The current discovery process isn’t completely broken, in that Apple and Google do take the quality of the app and it’s popularity into consideration, but it isn’t right. Consider these stories. Two similar stage startups that we are close to have recently been playing the App Store game with Apple. They both networked hard to get close to the right people at Apple, developed features that Apple suggested they should and then held back release of those features in the hope of getting promoted. One got promoted in a big way (Stylect) and the other got only a low placement in an App Store category with little traffic. Neither knew until the day of the promotion. That can’t be the best way to do things.

However, Apple and Google are both heavily invested in the status quo. Their app stores earn them a lot of money and are a protective moat for their mobile phone businesses. So I’m not expecting things to change quickly. Thus I was surprised to read this morning that app store competition is increasing. Tomasz Tunguz has found that app store volatility has increased substantially over the last twelve months which indicates that new entrants are doing better and that discovery is getting less broken.

That’s a little bit of good news for startups in an area where they don’t usually get much. I like to think that one day we will have an open system on mobile, but until we do life will be harder for young companies than it needs to be and we will get less investment and innovation in mobile than we could.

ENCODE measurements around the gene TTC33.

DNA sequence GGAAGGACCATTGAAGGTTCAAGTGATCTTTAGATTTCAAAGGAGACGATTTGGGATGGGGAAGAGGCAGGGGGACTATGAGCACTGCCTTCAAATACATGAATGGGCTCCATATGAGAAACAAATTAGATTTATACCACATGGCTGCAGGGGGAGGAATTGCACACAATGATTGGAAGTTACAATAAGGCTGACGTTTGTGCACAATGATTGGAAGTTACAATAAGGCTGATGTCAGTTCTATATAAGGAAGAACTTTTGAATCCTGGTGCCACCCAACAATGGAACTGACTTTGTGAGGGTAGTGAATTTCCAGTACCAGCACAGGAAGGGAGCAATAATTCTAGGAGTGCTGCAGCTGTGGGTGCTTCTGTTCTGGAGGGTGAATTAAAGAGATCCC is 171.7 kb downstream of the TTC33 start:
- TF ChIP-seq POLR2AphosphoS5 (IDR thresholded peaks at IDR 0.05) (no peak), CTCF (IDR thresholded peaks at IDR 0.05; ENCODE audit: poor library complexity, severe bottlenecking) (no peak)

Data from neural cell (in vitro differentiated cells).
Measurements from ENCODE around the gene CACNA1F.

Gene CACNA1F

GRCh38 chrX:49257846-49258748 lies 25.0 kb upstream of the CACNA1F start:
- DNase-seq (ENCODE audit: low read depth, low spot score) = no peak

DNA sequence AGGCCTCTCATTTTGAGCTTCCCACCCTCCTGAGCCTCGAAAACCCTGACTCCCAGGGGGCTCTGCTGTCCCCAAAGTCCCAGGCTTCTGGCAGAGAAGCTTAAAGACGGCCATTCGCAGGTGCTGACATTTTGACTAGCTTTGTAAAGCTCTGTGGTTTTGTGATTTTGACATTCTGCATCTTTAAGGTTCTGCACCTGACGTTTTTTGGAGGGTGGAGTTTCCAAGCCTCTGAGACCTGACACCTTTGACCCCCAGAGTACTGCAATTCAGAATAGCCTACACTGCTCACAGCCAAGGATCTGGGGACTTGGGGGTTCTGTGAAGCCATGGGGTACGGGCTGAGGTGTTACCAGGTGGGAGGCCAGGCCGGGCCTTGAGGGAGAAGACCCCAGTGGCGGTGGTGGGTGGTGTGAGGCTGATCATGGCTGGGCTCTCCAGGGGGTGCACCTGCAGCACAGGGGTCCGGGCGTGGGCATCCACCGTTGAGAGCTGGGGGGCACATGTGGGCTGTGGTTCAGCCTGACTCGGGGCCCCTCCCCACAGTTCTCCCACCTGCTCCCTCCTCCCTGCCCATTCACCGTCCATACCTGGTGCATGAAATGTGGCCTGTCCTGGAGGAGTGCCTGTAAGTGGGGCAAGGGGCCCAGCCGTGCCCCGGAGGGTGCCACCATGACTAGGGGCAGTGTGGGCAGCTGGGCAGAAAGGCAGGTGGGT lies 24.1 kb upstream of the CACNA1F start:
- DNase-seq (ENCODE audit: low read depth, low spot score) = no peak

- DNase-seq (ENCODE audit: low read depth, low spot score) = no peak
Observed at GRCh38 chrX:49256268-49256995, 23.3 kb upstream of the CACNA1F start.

Space; the next frontier – now at the mainframe computing moment

By | Google, Startup general interest, Venture Capital | 4 Comments

There were two Tweets about satellites in my newsfeed this morning. Usually there aren’t any.

The first was an Economist article about nano-satellites describing how satellites are getting smaller and cheaper. Remember what that did to the computer market? We could well be on the brink of something similarly transformational in satellites. Nano-satellites weigh as little as a few kilos and are ‘thousands of times cheaper’ than their larger brethren, and launch costs are falling rapidly too (the article doesn’t provide detail on the speed with which launch costs are falling, but I guess they correlate with weight). Nano-satellites are less capable, or course, but can still do useful tasks.

And as with computers declining cost has resulted in increased unit volumes. Around 1,000 large operational satellites are circling the earth, and in the last year they have been joined by around 100 nano-satellites. And 1,000 more nano-satellites are expected over the next five years.

In rough summary, costs have fallen by around three orders of magnitude and number of new satellites in the next five years will be roughly equal to total the number previously launched (forgetting about satellites that have been launched but are no longer operational).

If I was to map this to the computing industry I would say costs and unit volumes are comparable with somewhere in the late 1950s, the first decade of the mainframe era. In 1953 it was estimated there were 100 computers in the world.